Let’s just pause for a moment, and digest this, as it’s a statement with huge implications.

In the Artscroll footnotes, they note that Rashi comments that:

[A]nyone who regularly demeans the genealogical status of other families reveals himself to be genealogically blemished.

In other words, we are back to the mirror principle, big time. The Gemara continues:

And Shmuel said: The Baraisa means: He declares them unfit with his own blemish.

I.e., whatever he’s accusing others of being, he’s actually just describing himself.

The Gemara then tells the following story, to underline this point:

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There was a certain man from Nehardea who went into a butcher shop in Pumbedita[1]. He said to them: “Give me meat.” They said to him: “Wait until the attendant of Rav Yehudah bar Yechezkel[2], who is standing here, takes his meat, and then we will give you yours.”

He said: “Who is Yehuda bar Sheviskel that he should precede me and take before me!” They went and told Rav Yehuda what this man had said. [Rav Yehuda] placed a ban upon him. They told Rav Yehuda: “He habitually calls people slaves.” [Rav Yehuda] issued a proclamation that he [i.e. the Nehardean] was a slave himself.”

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What happens next is that the aggressive, brazen, disrespectful Nehardean than sues Rav Yehuda in the rabbinical court of Rav Nachman, the leader of the Nehardean community.

The story continues:

“Rav Nachman began the questioning: He said to [Rav Yehuda]: ‘Why did master place a ban upon that man?’

Rav Yehuda responded: ‘Because he harassed an agent of the Rabbis.’

Rav Nachman: ‘Then master should have given him lashes…Why did you excommunicate[3] him?’

Rav Yehuda: ‘As a penalty. I dealt with him even more stringently than that.’

Rav Nachman: ‘Why did master proclaim that he was a slave?’

Rav Yehuda: ‘Because he frequently calls people ‘slaves’. And a Tanna has taught in a Baraisa: Anyone who declares others… unfit, is himself unfit. And he never speaks in praise of others. And Shmuel said….’It is with his own blemish that he declares other unfit.’

(Try this: swap out the word ‘slave’ for ‘Erev Rav’…)

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Now, the Nehardean gets all bolshy, and starts shouting down Rav Yehuda, who is one of the Gedolei HaDor of Babylonian Jewry:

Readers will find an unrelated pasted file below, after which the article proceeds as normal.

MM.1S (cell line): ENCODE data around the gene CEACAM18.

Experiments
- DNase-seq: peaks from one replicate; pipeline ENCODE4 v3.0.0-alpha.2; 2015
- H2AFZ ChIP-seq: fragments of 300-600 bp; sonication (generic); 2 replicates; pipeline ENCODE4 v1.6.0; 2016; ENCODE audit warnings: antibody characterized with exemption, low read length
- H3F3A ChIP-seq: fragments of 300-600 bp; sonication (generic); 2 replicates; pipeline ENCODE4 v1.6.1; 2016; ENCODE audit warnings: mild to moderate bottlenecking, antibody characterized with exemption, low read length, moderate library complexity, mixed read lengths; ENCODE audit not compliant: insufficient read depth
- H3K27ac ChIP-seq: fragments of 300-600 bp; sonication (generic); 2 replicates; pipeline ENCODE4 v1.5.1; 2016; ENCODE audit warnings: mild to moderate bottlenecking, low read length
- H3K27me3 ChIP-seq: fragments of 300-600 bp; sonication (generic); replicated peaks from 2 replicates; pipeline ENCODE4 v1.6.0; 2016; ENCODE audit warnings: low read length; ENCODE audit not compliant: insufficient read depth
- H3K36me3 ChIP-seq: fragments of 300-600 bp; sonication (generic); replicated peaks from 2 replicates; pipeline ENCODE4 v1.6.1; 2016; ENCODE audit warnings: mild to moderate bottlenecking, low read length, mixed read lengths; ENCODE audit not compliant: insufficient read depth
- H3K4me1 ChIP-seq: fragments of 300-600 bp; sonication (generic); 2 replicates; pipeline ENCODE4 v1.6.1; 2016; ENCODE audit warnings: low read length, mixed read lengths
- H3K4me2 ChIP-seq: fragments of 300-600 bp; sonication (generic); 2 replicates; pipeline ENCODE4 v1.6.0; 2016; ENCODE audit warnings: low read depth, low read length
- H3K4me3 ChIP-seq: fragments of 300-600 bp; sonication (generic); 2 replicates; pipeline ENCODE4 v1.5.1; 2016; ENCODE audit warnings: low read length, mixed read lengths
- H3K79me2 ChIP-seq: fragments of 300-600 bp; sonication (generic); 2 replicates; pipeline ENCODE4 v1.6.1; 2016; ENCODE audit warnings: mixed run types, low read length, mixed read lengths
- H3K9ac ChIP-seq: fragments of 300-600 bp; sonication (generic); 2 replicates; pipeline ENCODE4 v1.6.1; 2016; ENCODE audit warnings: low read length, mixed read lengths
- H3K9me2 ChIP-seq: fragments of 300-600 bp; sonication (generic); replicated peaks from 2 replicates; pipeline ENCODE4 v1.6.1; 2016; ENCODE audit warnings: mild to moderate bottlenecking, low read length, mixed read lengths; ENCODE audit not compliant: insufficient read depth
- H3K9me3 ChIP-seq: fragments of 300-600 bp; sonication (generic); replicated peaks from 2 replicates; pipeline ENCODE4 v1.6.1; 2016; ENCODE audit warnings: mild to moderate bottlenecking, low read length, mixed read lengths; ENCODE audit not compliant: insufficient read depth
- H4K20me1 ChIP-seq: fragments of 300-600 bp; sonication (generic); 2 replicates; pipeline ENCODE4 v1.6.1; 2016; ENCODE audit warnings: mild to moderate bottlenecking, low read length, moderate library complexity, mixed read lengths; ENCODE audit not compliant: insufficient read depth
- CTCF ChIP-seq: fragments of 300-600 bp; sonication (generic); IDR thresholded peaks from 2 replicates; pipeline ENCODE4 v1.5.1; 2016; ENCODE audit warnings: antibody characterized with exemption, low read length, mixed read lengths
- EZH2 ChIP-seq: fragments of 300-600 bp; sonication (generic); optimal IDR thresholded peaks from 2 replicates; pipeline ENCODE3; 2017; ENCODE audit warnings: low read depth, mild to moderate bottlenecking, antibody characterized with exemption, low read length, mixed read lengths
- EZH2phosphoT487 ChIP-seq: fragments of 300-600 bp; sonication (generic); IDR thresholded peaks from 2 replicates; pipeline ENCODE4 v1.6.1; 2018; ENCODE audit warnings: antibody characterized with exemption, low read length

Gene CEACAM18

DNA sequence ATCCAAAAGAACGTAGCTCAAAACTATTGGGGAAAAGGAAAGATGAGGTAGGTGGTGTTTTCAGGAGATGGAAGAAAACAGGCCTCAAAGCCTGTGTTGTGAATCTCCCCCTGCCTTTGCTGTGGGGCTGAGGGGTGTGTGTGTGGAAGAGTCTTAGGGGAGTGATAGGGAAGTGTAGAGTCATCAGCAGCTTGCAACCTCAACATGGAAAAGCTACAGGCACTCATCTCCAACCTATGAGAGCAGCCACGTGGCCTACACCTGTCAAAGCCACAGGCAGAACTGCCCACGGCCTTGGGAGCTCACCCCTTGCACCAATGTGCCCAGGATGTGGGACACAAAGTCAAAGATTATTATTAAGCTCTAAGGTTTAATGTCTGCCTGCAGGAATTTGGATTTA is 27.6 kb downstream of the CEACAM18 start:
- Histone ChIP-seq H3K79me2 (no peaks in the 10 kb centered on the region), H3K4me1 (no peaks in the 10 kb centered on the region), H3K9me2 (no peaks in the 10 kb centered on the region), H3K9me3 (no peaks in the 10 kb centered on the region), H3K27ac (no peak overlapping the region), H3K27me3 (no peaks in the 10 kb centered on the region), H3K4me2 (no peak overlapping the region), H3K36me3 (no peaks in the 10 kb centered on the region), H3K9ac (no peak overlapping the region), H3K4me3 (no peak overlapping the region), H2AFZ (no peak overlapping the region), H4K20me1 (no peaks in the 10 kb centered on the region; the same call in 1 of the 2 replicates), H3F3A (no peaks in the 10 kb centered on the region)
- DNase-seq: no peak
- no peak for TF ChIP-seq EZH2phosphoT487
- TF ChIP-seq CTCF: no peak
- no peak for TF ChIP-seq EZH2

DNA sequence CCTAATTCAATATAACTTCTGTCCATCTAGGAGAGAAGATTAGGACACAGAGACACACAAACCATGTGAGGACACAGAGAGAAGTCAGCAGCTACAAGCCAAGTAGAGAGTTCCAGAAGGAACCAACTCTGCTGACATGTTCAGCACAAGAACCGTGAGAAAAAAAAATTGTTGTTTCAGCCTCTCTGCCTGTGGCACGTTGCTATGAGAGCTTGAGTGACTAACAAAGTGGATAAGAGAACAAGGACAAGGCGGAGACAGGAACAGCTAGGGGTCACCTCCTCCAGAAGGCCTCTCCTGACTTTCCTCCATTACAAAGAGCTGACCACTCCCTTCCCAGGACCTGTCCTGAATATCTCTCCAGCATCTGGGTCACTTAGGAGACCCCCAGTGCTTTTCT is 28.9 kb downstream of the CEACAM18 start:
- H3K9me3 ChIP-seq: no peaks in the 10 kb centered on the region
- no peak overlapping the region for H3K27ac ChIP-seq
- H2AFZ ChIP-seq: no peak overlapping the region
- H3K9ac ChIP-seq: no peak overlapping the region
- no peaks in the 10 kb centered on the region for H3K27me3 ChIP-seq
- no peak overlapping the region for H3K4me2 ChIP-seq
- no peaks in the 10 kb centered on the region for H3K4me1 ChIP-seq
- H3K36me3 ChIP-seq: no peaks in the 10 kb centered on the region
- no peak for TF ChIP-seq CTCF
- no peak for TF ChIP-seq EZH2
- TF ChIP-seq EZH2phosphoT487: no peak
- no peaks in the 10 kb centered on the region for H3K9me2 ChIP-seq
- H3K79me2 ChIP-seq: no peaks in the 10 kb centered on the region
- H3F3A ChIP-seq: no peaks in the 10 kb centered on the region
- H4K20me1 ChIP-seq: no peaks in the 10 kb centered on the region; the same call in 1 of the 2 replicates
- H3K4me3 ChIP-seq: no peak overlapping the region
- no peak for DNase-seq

“Me you call a slave, when in fact I am descended from the royal family of Hasmoneans!”

Rav Yehuda says to him:

“Thus said Shmuel: ‘Whoever says, ‘I am descended from the family of the Hasmoneans is in truth a slave!”

Rav Nachman gets into a small discussion about whether Rav Yehuda is just making up quotes to try to bolster his case, and Rav Yehuda says no, Rav Masnah also heard this teaching. Rav Masnah hadn’t appeared in Nehardea in 13 years, but whaddya know? As they’re having this conversation, Rav Masnah happens to show up, and he confirms Rav Yehuda’s statement.

The Gemara continues:

“[Rav Nachman] subsequently proclaimed that the plaintiff was indeed a slave. That day, many ketubot were ripped up in Nehardea” – because Jewish men now suspected they were married to ‘slave’ women who they’d mistakenly believed to be Jewish.

Now, Rav Yehuda leaves town, and the people of Nehardea follow him, because they want to stone him to death, for all the trouble he’s making. Rav Yehuda gets them to quiet down by telling them that if they doesn’t leave him alone, he’s going to reveal right there the big secret that Shmuel taught him about the Jewish community in Nehardea, namely:

“There are two families in Nehardea: One is called the family of Yonah [i.e. the kosher dove] and one is called the family of Orvasi [i.e. the non-kosher and cruel oreiv, or raven. Perhaps another hint to the ‘Erev Rav’ problem.]… The family named after an impure bird is impure, and the family named after a pure bird is pure.”

The townspeople dropped their stones and ran away, before Rav Yehuda could disclose which family was which.

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Now, the Gemara goes through a whole bunch of proclamations the Sages of Babylonia made about all these ‘impure’ and ‘disqualified’ people in the Jewish community.

This problem is even in Eretz Yisrael, and when Rabbi Pinchas’ students start investigating the families in the Land of Israel, they realise they have to stop. Rashi explains why:

“Their research led them to discover the disqualification of certain powerful families who would kill them [if their impurities were revealed.”

Which brings us on to a VERY important point, about how Chazal decided to deal with this situation, and how they said it would ultimately get fixed (we’re now in Kiddushin 71a):

(R’ Yitzhak said):